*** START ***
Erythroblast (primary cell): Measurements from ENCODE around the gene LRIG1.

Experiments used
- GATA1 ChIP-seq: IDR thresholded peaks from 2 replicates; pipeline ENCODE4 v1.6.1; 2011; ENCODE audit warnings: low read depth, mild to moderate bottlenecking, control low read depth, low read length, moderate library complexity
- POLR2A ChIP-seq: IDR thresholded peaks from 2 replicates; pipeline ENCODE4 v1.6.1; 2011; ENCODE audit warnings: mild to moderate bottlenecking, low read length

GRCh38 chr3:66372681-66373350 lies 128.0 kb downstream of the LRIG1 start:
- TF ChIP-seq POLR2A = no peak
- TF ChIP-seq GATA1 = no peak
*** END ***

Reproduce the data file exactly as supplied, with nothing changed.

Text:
Erythroblast (primary cell): Measurements from ENCODE around the gene LRIG1.

Experiments used
- GATA1 ChIP-seq: IDR thresholded peaks from 2 replicates; pipeline ENCODE4 v1.6.1; 2011; ENCODE audit warnings: low read depth, mild to moderate bottlenecking, control low read depth, low read length, moderate library complexity
- POLR2A ChIP-seq: IDR thresholded peaks from 2 replicates; pipeline ENCODE4 v1.6.1; 2011; ENCODE audit warnings: mild to moderate bottlenecking, low read length

GRCh38 chr3:66372681-66373350 lies 128.0 kb downstream of the LRIG1 start:
- TF ChIP-seq POLR2A = no peak
- TF ChIP-seq GATA1 = no peak